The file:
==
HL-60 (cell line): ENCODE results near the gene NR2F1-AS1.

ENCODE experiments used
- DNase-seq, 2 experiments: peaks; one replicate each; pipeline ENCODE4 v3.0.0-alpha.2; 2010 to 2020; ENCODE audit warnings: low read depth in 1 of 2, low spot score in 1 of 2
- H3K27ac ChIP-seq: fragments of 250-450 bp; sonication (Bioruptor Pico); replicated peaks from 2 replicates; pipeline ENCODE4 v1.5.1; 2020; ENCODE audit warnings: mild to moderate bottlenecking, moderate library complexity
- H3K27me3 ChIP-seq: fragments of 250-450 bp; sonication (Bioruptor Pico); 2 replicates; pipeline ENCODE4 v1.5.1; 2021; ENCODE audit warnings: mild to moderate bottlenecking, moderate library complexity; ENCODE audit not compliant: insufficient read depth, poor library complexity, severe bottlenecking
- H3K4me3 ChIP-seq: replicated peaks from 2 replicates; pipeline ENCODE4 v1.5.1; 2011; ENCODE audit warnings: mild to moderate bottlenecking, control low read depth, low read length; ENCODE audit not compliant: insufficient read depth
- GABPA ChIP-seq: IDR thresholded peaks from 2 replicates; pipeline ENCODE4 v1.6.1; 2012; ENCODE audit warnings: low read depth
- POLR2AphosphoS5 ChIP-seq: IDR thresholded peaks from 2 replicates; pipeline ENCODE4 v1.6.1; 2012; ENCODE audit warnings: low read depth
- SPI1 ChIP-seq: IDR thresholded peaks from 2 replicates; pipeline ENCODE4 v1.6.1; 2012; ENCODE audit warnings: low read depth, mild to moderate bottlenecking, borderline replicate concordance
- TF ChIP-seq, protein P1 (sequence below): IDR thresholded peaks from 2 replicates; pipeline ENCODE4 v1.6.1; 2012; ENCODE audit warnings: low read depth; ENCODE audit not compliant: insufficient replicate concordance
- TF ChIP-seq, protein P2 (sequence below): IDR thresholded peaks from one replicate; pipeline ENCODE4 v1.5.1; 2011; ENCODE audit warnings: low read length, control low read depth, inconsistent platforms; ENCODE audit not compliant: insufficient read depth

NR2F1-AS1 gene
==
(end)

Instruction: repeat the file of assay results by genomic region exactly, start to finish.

HL-60 (cell line): ENCODE results near the gene NR2F1-AS1.

ENCODE experiments used
- DNase-seq, 2 experiments: peaks; one replicate each; pipeline ENCODE4 v3.0.0-alpha.2; 2010 to 2020; ENCODE audit warnings: low read depth in 1 of 2, low spot score in 1 of 2
- H3K27ac ChIP-seq: fragments of 250-450 bp; sonication (Bioruptor Pico); replicated peaks from 2 replicates; pipeline ENCODE4 v1.5.1; 2020; ENCODE audit warnings: mild to moderate bottlenecking, moderate library complexity
- H3K27me3 ChIP-seq: fragments of 250-450 bp; sonication (Bioruptor Pico); 2 replicates; pipeline ENCODE4 v1.5.1; 2021; ENCODE audit warnings: mild to moderate bottlenecking, moderate library complexity; ENCODE audit not compliant: insufficient read depth, poor library complexity, severe bottlenecking
- H3K4me3 ChIP-seq: replicated peaks from 2 replicates; pipeline ENCODE4 v1.5.1; 2011; ENCODE audit warnings: mild to moderate bottlenecking, control low read depth, low read length; ENCODE audit not compliant: insufficient read depth
- GABPA ChIP-seq: IDR thresholded peaks from 2 replicates; pipeline ENCODE4 v1.6.1; 2012; ENCODE audit warnings: low read depth
- POLR2AphosphoS5 ChIP-seq: IDR thresholded peaks from 2 replicates; pipeline ENCODE4 v1.6.1; 2012; ENCODE audit warnings: low read depth
- SPI1 ChIP-seq: IDR thresholded peaks from 2 replicates; pipeline ENCODE4 v1.6.1; 2012; ENCODE audit warnings: low read depth, mild to moderate bottlenecking, borderline replicate concordance
- TF ChIP-seq, protein P1 (sequence below): IDR thresholded peaks from 2 replicates; pipeline ENCODE4 v1.6.1; 2012; ENCODE audit warnings: low read depth; ENCODE audit not compliant: insufficient replicate concordance
- TF ChIP-seq, protein P2 (sequence below): IDR thresholded peaks from one replicate; pipeline ENCODE4 v1.5.1; 2011; ENCODE audit warnings: low read length, control low read depth, inconsistent platforms; ENCODE audit not compliant: insufficient read depth

NR2F1-AS1 gene